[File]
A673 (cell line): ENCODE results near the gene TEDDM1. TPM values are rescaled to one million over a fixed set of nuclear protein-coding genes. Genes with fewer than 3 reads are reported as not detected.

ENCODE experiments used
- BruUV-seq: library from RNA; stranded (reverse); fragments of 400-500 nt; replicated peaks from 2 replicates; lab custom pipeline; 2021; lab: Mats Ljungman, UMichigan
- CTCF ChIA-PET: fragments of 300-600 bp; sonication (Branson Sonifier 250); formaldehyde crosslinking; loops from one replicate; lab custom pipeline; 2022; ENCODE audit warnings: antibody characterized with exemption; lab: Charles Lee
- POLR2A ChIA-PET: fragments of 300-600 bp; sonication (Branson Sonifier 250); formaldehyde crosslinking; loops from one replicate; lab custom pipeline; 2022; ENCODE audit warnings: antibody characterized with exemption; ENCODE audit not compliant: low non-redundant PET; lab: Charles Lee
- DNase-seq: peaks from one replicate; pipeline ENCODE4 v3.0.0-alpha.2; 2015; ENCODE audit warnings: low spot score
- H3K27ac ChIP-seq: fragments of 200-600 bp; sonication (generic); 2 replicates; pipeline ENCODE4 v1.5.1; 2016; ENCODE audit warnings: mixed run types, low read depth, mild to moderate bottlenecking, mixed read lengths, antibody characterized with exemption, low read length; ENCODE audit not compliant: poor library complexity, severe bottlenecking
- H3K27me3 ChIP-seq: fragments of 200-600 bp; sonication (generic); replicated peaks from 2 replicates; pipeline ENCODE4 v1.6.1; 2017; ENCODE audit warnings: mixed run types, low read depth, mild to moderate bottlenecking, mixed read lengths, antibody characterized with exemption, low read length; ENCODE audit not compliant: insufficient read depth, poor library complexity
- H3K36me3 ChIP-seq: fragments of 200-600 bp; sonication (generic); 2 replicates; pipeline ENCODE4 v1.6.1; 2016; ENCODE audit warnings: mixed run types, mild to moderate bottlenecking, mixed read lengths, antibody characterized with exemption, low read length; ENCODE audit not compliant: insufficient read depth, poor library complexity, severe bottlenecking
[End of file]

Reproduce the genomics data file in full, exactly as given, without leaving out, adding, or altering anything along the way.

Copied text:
A673 (cell line): ENCODE results near the gene TEDDM1. TPM values are rescaled to one million over a fixed set of nuclear protein-coding genes. Genes with fewer than 3 reads are reported as not detected.

ENCODE experiments used
- BruUV-seq: library from RNA; stranded (reverse); fragments of 400-500 nt; replicated peaks from 2 replicates; lab custom pipeline; 2021; lab: Mats Ljungman, UMichigan
- CTCF ChIA-PET: fragments of 300-600 bp; sonication (Branson Sonifier 250); formaldehyde crosslinking; loops from one replicate; lab custom pipeline; 2022; ENCODE audit warnings: antibody characterized with exemption; lab: Charles Lee
- POLR2A ChIA-PET: fragments of 300-600 bp; sonication (Branson Sonifier 250); formaldehyde crosslinking; loops from one replicate; lab custom pipeline; 2022; ENCODE audit warnings: antibody characterized with exemption; ENCODE audit not compliant: low non-redundant PET; lab: Charles Lee
- DNase-seq: peaks from one replicate; pipeline ENCODE4 v3.0.0-alpha.2; 2015; ENCODE audit warnings: low spot score
- H3K27ac ChIP-seq: fragments of 200-600 bp; sonication (generic); 2 replicates; pipeline ENCODE4 v1.5.1; 2016; ENCODE audit warnings: mixed run types, low read depth, mild to moderate bottlenecking, mixed read lengths, antibody characterized with exemption, low read length; ENCODE audit not compliant: poor library complexity, severe bottlenecking
- H3K27me3 ChIP-seq: fragments of 200-600 bp; sonication (generic); replicated peaks from 2 replicates; pipeline ENCODE4 v1.6.1; 2017; ENCODE audit warnings: mixed run types, low read depth, mild to moderate bottlenecking, mixed read lengths, antibody characterized with exemption, low read length; ENCODE audit not compliant: insufficient read depth, poor library complexity
- H3K36me3 ChIP-seq: fragments of 200-600 bp; sonication (generic); 2 replicates; pipeline ENCODE4 v1.6.1; 2016; ENCODE audit warnings: mixed run types, mild to moderate bottlenecking, mixed read lengths, antibody characterized with exemption, low read length; ENCODE audit not compliant: insufficient read depth, poor library complexity, severe bottlenecking